South Africa’s economy avoided a second recession in seven years as mining and factory output rebounded.
Gross domestic product rose an annualized 3.3 percent in the second quarter, compared with a 1.2 percent contraction the previous three months, the statistics office said in a report released on Tuesday in the capital, Pretoria. The median of 19 economist estimates compiled by Bloomberg was for 2.6 percent growth. The economy expanded 0.6 percent from a year ago.
Political turmoil, fueled by reports that Finance Minister Pravin Gordhan may be arrested and statements by African National Congress officials that some of the the Reserve Bank’s powers should be reconsidered, could overshadow the news of the economy rebounding in the second quarter. While factory output and retail sales expanded in the three months through June, the purchasing managers’ index fell below the neutral level of 50 last month, indicating future contraction in the manufacturing industry, and business confidence remains close to 13-year low.
Recent political events “detract from confidence and it detract from investment and it does detract from consumption,” George Glynos, managing director and chief economist at ETM Analytics in Johannesburg said by phone. “People just tend to become a lot more conservative with their spending behavior and their investment behavior when they don’t have confidence in the future.”
Manufacturing, which accounts for about 13 percent of the economy, expanded an annualized 8.1 percent and mining output increased by 11.8%, the statistics office said. Agriculture contracted by an annualized 0.8 percent, the sixth consecutive quarter of decline.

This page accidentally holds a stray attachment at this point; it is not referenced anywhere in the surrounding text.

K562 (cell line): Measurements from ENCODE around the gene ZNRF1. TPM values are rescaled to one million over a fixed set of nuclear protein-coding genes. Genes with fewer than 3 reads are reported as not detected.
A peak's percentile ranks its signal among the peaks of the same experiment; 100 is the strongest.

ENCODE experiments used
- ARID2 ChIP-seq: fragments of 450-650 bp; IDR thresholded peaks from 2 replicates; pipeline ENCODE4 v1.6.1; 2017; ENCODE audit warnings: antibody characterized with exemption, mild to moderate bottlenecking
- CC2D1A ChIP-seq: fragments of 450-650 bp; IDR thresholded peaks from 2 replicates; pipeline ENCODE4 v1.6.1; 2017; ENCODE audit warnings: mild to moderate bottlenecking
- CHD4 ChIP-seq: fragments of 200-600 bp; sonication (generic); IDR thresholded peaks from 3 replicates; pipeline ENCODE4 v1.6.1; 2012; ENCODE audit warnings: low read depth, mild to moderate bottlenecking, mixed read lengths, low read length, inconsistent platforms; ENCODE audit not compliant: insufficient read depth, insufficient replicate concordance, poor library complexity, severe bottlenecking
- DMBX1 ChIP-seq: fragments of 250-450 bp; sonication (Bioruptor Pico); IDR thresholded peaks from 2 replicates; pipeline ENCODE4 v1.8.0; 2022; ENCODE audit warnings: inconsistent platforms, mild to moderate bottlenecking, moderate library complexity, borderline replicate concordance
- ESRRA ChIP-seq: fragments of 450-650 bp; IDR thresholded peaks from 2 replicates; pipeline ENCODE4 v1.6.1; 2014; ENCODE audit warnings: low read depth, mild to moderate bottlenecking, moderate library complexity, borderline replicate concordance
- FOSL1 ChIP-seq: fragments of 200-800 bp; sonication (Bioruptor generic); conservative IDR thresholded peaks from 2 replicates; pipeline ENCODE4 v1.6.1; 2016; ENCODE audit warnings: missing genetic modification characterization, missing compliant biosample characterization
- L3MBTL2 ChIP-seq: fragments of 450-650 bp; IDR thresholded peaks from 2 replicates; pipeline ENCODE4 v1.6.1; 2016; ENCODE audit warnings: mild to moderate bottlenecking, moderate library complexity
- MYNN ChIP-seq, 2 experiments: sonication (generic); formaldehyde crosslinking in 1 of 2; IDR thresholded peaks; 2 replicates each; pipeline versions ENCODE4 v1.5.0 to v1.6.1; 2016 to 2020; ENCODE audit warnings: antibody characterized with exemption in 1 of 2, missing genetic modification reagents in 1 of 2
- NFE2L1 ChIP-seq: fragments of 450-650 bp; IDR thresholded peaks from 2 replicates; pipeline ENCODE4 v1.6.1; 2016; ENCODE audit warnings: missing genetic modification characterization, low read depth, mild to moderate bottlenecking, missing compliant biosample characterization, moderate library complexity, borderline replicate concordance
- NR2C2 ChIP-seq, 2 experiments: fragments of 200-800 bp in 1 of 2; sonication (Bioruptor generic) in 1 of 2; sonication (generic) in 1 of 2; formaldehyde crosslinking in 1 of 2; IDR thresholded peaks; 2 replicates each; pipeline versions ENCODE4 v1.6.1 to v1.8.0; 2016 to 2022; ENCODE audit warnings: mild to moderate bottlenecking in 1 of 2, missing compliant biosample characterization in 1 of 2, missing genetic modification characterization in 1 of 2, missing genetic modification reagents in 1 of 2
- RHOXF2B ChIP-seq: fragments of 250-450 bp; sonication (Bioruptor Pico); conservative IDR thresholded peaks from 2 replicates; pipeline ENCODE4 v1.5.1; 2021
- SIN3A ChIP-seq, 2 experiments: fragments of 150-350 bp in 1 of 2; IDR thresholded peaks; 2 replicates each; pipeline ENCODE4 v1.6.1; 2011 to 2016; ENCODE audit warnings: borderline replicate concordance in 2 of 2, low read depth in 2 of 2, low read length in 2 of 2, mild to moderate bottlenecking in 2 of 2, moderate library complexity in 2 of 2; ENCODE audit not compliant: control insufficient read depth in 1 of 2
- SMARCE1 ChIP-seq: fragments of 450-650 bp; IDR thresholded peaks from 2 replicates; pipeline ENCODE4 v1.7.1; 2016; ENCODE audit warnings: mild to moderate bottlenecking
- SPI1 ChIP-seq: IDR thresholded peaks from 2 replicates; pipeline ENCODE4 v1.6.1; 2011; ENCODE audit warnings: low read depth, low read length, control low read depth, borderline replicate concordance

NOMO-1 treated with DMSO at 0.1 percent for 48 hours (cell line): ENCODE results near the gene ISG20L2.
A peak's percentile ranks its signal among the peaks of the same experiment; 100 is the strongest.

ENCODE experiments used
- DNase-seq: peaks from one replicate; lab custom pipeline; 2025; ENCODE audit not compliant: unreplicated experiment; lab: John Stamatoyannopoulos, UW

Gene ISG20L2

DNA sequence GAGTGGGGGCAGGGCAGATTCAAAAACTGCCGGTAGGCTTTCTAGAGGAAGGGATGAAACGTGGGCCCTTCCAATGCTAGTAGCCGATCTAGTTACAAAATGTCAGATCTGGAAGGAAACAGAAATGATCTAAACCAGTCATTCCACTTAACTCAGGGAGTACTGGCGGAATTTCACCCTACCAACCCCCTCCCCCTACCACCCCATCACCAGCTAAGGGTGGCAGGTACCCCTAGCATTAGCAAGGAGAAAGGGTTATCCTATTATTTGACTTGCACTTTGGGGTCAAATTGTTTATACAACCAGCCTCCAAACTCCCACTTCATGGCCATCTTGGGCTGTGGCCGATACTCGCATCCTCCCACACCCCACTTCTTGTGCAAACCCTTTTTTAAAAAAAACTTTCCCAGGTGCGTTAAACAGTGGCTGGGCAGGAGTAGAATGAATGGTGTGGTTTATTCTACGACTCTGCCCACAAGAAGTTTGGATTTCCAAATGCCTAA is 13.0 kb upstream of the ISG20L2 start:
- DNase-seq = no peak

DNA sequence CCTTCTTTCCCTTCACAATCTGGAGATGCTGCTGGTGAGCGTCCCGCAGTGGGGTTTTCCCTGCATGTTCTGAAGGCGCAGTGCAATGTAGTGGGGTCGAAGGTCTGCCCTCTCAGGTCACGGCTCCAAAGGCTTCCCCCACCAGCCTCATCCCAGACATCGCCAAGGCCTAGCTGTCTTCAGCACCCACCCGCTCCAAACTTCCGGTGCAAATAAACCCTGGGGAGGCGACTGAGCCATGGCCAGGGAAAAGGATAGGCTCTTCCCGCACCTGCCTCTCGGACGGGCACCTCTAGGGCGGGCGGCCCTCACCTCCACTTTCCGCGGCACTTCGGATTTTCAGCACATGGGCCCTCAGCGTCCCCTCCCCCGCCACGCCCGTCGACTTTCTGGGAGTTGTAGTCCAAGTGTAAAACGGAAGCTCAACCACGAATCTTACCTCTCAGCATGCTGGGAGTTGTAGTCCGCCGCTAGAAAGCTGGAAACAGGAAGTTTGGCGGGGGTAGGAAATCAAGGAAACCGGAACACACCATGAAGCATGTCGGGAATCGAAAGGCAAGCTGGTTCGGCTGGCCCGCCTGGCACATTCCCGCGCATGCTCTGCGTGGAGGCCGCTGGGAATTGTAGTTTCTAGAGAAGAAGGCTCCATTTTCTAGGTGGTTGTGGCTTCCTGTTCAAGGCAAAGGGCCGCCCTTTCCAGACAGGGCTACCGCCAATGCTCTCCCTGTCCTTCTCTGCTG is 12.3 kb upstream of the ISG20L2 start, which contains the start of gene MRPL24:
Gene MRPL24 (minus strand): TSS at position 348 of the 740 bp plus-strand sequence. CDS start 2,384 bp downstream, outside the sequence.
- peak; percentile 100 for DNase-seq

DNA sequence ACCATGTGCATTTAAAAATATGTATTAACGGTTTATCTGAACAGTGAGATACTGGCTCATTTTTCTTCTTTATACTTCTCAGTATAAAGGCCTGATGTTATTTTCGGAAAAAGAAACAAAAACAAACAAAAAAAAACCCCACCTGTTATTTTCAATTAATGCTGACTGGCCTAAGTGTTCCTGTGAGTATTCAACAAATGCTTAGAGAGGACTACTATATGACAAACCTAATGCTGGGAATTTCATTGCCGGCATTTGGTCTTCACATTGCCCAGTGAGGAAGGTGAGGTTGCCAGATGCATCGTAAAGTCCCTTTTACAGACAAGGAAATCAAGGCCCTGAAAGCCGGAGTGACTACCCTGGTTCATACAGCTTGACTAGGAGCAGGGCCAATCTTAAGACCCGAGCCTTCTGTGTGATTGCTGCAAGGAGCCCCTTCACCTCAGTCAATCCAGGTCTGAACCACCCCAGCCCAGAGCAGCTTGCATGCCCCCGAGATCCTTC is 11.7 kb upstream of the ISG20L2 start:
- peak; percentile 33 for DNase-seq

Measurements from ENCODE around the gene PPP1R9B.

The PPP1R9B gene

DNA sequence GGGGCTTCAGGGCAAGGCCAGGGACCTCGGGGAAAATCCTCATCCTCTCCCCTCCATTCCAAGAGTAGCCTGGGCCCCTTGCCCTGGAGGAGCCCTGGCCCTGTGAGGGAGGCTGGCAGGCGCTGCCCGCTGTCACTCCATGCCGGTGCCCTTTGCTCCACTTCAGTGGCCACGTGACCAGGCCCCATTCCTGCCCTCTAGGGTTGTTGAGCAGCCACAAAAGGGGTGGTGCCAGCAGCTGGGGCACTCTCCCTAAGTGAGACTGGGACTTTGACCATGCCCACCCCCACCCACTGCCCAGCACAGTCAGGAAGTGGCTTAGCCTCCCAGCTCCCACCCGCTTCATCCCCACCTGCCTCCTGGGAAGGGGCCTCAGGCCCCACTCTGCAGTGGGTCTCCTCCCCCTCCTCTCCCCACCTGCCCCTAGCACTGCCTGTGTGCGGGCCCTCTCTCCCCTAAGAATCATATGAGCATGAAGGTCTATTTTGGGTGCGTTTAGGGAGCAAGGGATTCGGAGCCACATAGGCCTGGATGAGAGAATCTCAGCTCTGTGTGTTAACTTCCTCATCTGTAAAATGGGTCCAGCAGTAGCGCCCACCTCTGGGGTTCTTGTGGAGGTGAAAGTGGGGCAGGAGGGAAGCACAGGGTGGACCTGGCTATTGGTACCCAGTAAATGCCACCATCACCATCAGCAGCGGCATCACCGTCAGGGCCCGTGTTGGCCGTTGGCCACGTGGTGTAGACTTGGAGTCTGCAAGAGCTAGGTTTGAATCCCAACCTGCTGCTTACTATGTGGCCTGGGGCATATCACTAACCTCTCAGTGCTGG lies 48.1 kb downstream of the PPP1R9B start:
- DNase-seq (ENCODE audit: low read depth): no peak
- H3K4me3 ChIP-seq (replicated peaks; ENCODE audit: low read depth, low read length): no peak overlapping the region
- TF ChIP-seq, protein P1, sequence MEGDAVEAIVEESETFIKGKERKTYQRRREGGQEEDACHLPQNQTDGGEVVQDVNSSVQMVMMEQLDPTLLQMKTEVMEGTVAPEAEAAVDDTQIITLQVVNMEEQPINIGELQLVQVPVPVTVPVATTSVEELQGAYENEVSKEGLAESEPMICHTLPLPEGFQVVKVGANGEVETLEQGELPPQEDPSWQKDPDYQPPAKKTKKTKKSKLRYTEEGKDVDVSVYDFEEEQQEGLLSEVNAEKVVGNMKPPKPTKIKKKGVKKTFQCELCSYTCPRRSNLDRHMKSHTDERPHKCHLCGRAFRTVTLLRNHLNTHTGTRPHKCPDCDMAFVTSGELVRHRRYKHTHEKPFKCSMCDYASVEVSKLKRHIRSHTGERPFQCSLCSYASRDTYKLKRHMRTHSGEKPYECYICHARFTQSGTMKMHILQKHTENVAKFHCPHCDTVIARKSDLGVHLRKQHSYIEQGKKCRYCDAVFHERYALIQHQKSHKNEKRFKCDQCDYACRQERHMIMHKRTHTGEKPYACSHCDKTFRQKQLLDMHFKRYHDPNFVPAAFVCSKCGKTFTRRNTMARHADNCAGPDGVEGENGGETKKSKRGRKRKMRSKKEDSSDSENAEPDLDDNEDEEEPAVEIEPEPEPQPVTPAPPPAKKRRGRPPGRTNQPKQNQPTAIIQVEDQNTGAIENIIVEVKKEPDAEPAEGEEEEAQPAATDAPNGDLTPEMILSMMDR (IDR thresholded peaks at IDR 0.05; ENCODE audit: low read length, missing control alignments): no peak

Low commodity prices, the worst drought in more than a century and weak export demand have weighed on Africa’s most industrialized economy and it will probably not expand at all this year, according to the central bank. That complicates the task of the government seeking to reduce a 27 percent jobless rate and stave off a downgrade to junk by credit-rating companies who have said slow growth is a major risk for the nation’s creditworthiness.
Since being reappointed in December, Gordhan has led the government’s efforts to retain an investment-grade debt assessment by meeting with business and labor leaders and investors to seek measures to boost growth and confidence. Gordhan returned to the post he held from 2009 until 2014 after President Jacob Zuma was forced to alter a decision to replace Nhlanhla Nene as finance minister with little-known lawmaker David van Rooyen.
There is a risk that the ruling African National Congress could turn to a more populist approach to address rising voter dissatisfaction after its worst election performance since Nelson Mandela led the party to power in 1994, Fitch Ratings Ltd. said after the Aug. 3 local government vote. The rand has lost almost 6 percent against the dollar since the first reports on Aug. 22 that Gordhan was summoned by police in relation to possible espionage charges for setting up a unit in the South African Revenue Service to spy on politicians when he headed the tax agency between 1999 and 2009.
The rand gained 1.2 percent to 14.2139 per dollar by 11:57 a.m. in Johannesburg. Yields on rand-denominated government bonds due December 2026 fell five basis points to 8.82 percent.